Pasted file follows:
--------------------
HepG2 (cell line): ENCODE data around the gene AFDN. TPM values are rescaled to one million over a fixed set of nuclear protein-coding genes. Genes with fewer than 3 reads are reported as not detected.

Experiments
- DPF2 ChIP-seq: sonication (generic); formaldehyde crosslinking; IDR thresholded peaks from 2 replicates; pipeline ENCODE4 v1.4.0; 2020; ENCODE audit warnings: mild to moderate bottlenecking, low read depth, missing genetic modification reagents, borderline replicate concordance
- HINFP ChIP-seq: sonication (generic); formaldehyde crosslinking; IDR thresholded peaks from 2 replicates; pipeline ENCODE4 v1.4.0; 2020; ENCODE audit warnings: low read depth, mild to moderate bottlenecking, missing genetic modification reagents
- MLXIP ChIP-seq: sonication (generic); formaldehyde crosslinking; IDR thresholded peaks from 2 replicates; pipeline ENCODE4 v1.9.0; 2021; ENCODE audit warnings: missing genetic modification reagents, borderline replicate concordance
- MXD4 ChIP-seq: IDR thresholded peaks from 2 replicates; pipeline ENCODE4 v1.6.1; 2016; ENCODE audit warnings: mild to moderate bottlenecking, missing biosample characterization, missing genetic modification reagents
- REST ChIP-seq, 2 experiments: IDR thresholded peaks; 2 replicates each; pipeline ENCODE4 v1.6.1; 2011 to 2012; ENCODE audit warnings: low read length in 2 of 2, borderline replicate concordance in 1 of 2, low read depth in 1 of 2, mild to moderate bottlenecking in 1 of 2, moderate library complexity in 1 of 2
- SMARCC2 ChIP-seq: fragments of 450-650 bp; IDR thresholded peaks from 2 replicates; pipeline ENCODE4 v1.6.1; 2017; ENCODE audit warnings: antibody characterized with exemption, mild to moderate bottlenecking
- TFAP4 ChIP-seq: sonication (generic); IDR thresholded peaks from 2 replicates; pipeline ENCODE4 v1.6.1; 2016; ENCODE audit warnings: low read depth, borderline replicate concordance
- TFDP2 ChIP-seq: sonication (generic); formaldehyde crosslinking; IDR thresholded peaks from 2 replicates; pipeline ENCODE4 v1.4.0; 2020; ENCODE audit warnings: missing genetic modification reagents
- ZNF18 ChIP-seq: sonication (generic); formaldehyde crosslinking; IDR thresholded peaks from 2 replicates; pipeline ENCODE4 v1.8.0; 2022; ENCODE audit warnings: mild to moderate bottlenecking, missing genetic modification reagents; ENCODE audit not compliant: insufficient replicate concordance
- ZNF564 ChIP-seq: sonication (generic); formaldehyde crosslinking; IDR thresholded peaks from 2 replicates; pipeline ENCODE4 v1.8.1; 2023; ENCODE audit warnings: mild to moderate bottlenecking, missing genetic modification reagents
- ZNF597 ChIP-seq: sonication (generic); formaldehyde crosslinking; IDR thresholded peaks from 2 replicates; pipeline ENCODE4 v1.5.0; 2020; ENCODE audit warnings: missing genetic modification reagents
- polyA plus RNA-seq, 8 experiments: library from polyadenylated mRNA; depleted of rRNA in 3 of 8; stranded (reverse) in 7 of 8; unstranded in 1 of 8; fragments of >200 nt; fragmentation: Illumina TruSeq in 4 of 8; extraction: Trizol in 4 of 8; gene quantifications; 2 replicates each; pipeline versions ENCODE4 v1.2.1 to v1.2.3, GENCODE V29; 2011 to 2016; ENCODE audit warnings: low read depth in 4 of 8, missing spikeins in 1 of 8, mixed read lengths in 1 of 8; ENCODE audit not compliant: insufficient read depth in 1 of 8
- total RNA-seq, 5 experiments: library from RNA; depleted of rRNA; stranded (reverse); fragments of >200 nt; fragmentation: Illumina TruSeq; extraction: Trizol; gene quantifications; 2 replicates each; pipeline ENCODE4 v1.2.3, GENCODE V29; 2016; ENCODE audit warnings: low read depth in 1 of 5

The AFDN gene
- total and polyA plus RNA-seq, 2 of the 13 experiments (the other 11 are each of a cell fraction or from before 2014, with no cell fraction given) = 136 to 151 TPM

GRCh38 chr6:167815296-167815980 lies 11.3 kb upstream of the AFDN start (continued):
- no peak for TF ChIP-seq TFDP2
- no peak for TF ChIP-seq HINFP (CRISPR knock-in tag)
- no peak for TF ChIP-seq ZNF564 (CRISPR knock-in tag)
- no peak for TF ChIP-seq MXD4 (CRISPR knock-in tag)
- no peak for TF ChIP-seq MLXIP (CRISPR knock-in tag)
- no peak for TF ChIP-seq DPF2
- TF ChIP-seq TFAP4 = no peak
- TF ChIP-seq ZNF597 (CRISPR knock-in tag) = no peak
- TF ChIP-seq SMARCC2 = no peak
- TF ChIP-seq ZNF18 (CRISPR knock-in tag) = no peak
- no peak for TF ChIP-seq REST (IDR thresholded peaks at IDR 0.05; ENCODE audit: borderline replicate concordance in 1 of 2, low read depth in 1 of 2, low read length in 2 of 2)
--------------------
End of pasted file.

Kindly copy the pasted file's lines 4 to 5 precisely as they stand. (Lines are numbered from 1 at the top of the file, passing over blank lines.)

- HINFP ChIP-seq: sonication (generic); formaldehyde crosslinking; IDR thresholded peaks from 2 replicates; pipeline ENCODE4 v1.4.0; 2020; ENCODE audit warnings: low read depth, mild to moderate bottlenecking, missing genetic modification reagents
- MLXIP ChIP-seq: sonication (generic); formaldehyde crosslinking; IDR thresholded peaks from 2 replicates; pipeline ENCODE4 v1.9.0; 2021; ENCODE audit warnings: missing genetic modification reagents, borderline replicate concordance